- Log in to post comments
Parents can be a school’s biggest supporter or biggest obstacle when it comes to technology for learning. Getting parents to understand the value that technology adds to learning is essential. But how do you engage them? How do you get them to use the learning technology in their homes? How do you share the great things your school is doing around tech?
One way is to host a digital parenting event. This event can be virtual or in person, but either way, the goal is to establish better relationships, communication and trust between parents and school.
I’ve taught many digital parenting nights over the years. The topic of tech and digital citizenship is one that can bring out strong feelings and opinions, both positive and negative. I’ve had classes where the parents were happy with what I shared — or upset I didn’t share their views. But whether they agreed with me or not, I know that the parents appreciated their school offering the option to come together and talk about this topic. Here are three tips for school leaders who want to host their own school digital parenting event:
Let parents talk.
At the beginning of all of my presentations, I take the time to ask parents, “What do you see?” This is a question that gets lots of responses.
At one presentation, a parent complained, “My daughter never looks up from her phone when I talk to her.”
Another said, “He’s always playing video games!”
If a parent takes the time out of their day to attend this event, they usually have plenty to say. In fact, there’s been a few times I’ve had to cut responses short in order to finish the presentation in time!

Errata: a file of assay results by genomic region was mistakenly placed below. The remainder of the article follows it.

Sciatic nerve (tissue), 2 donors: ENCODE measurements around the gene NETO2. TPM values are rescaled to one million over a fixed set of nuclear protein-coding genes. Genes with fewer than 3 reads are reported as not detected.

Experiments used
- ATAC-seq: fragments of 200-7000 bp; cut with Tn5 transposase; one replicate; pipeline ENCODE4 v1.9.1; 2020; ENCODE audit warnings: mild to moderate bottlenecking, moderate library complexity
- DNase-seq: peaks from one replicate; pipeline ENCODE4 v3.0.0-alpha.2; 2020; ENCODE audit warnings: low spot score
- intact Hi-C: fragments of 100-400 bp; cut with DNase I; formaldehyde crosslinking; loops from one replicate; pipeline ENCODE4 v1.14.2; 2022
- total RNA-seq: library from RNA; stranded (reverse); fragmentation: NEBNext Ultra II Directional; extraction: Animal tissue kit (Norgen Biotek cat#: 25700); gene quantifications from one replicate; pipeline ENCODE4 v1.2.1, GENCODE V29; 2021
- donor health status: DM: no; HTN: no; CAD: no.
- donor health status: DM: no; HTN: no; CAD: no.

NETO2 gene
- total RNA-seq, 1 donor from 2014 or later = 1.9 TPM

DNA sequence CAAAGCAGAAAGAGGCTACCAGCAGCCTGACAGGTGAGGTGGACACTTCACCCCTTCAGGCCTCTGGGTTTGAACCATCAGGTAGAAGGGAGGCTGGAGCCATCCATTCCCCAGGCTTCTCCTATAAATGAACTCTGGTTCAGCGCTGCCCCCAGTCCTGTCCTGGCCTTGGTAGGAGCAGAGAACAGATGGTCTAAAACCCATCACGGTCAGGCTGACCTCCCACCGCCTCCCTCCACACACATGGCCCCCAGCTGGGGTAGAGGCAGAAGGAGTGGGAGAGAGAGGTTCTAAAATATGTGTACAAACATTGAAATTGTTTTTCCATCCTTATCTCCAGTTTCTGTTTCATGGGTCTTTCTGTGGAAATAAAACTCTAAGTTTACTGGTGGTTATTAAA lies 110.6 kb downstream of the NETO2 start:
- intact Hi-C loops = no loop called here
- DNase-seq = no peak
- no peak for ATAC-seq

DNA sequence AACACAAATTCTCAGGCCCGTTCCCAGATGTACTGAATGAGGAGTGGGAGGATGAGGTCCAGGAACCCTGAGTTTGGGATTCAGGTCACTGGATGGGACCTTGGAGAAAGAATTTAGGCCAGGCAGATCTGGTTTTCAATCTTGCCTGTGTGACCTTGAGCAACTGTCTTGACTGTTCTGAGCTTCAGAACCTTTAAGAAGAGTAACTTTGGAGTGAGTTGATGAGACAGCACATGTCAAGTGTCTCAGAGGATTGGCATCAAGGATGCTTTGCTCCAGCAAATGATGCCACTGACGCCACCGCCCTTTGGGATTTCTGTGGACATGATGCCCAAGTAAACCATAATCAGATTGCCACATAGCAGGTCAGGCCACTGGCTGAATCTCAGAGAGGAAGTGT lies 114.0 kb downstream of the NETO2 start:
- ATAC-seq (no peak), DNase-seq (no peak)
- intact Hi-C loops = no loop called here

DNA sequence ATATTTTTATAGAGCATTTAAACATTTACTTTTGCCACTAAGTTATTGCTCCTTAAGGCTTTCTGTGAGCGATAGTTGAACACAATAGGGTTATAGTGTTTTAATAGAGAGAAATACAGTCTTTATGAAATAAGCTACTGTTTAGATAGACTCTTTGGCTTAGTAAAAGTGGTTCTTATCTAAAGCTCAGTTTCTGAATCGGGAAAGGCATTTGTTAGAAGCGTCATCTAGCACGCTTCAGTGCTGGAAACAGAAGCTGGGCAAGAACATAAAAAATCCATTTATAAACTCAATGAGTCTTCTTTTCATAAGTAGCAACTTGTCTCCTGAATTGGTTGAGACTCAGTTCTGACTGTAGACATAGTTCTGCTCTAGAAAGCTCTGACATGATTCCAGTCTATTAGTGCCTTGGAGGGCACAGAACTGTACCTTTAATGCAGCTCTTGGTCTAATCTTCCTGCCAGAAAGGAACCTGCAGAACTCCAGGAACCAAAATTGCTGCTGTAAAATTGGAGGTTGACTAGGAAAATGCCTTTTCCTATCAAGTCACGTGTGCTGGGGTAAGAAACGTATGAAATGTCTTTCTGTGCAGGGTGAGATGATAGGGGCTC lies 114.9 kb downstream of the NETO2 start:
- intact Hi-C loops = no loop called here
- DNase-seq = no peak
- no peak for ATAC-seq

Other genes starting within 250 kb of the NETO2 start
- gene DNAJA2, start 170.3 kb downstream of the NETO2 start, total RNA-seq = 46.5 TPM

Parents need to be heard so it's important to build in lots of time for discussion and feedback. When I’ve taught smaller groups, it’s easier to have a discussion with everyone. If it’s a larger event, split the parents into small groups to talk among themselves. If hosting a virtual digital parenting class, split the parents into virtual rooms of no more than seven or eight participants. Assign a moderator to each room who can keep the conversation flowing, on topic and report back to the larger group.
Split up the presentation into short bites, then break it up with discussion. Research shows that the optimal focus for adults is about 10-15 minutes. By having parents talk and discuss, you not only validate and respect their thoughts, you keep their attention better.
Get partners involved.
Principals and teachers are busy. They may not have the time to put together, advertise and host a digital parenting event. This is where school and community partners can come together. They can share the workload and help advertise the event. Some suggestions of partners include:
Parent Teacher Associations (PTA). PTAs are already invested in the school and often host their own events. They have contact lists of parents and can help reach out to them.
School councils. Many schools have school community councils composed of school personnel and parents. These volunteer councils may already plan events throughout the year and some have funding for advertising or other incentives for the event.